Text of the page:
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[220107 저널발표] Genome-wide screen identifies curli amyloid fibril as a bacterial component promoting host neurodegeneration

안규식 │ 2022-01-06

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Genome-wide screen identifies curli amyloid fibril as a bacterial component promoting host neurodegeneration

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  1. Edited by Gary Ruvkun, Massachusetts General Hospital, Boston, MA, and approved July 1, 2021 (received for review April 7, 2021)

Significance

We investigate microbe–host interaction in the context of neurodegeneration by screening for Escherichia coli genes whose deletion alleviates Parkinson’s disease symptoms in the nematode Caenorhabditis elegans overexpressing human α-synuclein (α-syn, A53T). The screen yields 38 E. coli genes that promote neurodegeneration. Two of these genes, csgA and csgB, code for proteins that form curli, one type of bacterial amyloid fibers. Curli cross-seeds and colocalizes with α-syn both in C. elegans neurons and human neuroblastoma cells. Curli-induced α-syn aggregations down-regulate mitochondrial genes, causing energy failure in neurons. Moreover, we found that curli may have general effects in promoting neuropathologies induced by different aggregation-prone proteins, such as A-β in Alzheimer’s disease, Huntingtin in Huntington’s disease, and SOD1 in amyotrophic lateral sclerosis.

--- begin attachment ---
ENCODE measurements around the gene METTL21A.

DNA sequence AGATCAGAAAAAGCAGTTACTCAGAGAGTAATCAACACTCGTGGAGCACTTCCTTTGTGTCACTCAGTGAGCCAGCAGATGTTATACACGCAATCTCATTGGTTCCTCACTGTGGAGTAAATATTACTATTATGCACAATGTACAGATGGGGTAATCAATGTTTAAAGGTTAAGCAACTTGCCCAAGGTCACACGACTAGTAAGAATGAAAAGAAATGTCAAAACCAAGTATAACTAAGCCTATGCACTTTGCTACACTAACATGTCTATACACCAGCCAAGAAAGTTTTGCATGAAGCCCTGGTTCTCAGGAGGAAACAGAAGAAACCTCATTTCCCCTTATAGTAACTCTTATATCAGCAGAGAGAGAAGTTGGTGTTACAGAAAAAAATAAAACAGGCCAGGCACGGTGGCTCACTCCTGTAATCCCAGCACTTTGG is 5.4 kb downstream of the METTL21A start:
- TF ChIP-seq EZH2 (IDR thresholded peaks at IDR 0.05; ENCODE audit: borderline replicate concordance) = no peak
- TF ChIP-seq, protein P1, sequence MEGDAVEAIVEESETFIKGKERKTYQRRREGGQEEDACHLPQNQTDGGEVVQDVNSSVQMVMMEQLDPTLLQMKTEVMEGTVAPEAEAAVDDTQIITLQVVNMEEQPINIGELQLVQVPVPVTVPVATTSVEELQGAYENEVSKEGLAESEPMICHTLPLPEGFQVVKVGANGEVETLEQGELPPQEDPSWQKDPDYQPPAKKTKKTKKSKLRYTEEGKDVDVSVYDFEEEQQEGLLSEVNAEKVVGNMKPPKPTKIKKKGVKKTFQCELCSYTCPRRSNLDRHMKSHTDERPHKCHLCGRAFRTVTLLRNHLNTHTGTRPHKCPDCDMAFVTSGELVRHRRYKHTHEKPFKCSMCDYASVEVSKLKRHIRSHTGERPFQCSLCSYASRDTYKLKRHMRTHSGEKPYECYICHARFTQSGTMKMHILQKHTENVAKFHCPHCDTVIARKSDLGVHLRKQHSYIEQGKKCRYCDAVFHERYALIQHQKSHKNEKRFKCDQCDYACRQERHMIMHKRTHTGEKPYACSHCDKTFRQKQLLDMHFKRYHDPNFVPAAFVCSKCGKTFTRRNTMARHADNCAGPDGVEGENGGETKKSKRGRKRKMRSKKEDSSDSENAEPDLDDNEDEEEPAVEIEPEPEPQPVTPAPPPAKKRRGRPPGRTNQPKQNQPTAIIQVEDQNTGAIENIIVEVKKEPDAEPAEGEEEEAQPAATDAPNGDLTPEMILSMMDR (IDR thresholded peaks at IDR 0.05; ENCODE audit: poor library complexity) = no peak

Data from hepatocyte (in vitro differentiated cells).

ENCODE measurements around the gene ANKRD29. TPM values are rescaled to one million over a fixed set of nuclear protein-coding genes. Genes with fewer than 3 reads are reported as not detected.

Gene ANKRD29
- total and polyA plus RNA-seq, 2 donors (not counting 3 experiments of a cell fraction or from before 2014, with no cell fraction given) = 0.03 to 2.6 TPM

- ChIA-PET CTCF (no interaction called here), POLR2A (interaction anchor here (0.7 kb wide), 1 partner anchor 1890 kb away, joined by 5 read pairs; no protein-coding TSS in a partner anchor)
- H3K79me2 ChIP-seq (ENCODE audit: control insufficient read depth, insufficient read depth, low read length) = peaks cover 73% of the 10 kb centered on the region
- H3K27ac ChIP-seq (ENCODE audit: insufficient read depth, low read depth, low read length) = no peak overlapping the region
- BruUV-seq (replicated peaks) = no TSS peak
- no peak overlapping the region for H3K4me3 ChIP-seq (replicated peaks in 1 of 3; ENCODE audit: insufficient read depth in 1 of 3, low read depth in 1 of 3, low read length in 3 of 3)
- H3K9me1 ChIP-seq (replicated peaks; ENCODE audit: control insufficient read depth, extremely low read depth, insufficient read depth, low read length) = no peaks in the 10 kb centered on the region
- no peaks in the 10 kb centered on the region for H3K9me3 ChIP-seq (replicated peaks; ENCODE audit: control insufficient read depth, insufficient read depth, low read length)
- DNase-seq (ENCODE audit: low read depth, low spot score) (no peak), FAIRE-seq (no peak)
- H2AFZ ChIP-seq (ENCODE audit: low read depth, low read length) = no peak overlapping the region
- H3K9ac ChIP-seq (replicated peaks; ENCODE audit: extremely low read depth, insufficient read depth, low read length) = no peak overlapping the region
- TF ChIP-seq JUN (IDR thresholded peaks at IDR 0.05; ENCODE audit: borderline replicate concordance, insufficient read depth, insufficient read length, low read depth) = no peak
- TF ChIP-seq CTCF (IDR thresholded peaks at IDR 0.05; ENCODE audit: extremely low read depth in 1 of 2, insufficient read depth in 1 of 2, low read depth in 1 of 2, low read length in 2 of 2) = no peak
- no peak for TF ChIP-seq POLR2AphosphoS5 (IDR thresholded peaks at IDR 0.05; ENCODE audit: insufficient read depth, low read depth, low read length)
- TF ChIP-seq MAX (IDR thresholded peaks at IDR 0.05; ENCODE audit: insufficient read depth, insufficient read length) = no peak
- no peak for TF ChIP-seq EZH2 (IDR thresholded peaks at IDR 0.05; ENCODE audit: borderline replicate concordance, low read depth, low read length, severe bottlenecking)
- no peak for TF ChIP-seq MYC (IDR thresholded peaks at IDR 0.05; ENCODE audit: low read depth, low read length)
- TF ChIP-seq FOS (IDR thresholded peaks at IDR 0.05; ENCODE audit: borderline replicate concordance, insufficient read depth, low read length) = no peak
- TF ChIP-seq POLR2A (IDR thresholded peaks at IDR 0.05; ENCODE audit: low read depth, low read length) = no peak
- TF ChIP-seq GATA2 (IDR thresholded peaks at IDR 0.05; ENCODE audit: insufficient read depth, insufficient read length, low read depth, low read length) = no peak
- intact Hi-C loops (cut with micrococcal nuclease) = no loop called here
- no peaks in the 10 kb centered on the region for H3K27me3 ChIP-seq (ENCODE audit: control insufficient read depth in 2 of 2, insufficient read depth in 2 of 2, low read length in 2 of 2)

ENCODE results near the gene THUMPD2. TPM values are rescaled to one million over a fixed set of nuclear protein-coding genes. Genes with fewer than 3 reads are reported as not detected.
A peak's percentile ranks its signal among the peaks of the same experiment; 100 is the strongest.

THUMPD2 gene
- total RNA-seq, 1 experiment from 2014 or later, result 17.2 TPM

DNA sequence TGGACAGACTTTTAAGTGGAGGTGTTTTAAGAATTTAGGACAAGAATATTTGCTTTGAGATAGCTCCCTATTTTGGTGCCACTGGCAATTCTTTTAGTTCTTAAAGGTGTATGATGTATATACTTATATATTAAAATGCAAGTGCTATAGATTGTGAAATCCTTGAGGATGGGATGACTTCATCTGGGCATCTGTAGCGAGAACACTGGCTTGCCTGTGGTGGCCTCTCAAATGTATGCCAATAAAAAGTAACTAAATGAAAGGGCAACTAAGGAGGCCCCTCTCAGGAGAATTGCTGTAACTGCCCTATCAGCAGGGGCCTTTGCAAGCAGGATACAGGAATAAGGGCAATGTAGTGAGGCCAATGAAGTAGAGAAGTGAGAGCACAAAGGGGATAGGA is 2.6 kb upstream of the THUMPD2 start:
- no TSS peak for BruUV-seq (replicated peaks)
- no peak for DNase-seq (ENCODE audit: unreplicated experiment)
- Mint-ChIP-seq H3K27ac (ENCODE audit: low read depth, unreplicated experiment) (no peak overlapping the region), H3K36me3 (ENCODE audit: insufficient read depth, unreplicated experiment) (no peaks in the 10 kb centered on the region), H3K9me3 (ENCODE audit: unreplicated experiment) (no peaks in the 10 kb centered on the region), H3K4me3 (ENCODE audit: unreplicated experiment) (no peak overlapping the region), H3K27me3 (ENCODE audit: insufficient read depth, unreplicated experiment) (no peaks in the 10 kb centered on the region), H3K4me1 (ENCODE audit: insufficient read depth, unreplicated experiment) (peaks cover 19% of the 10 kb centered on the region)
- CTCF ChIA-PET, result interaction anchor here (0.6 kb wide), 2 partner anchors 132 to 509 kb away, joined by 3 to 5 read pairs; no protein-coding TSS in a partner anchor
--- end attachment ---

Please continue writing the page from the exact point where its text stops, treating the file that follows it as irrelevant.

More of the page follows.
Abstract

Growing evidence indicates that gut microbiota play a critical role in regulating the progression of neurodegenerative diseases such as Parkinson’s disease. The molecular mechanism underlying such microbe–host interaction is unclear. In this study, by feeding Caenorhabditis elegans expressing human α-syn with Escherichia coli knockout mutants, we conducted a genome-wide screen to identify bacterial genes that promote host neurodegeneration. The screen yielded 38 genes that fall into several genetic pathways including curli formation, lipopolysaccharide assembly, and adenosylcobalamin synthesis among others. We then focused on the curli amyloid fibril and found that genetically deleting or pharmacologically inhibiting the curli major subunit CsgA in E. coli reduced α-syn–induced neuronal death, restored mitochondrial health, and improved neuronal functions. CsgA secreted by the bacteria colocalized with α-syn inside neurons and promoted α-syn aggregation through cross-seeding. Similarly, curli also promoted neurodegeneration in C. elegans models of Alzheimer’s disease, amyotrophic lateral sclerosis, and Huntington’s disease and in human neuroblastoma cells.




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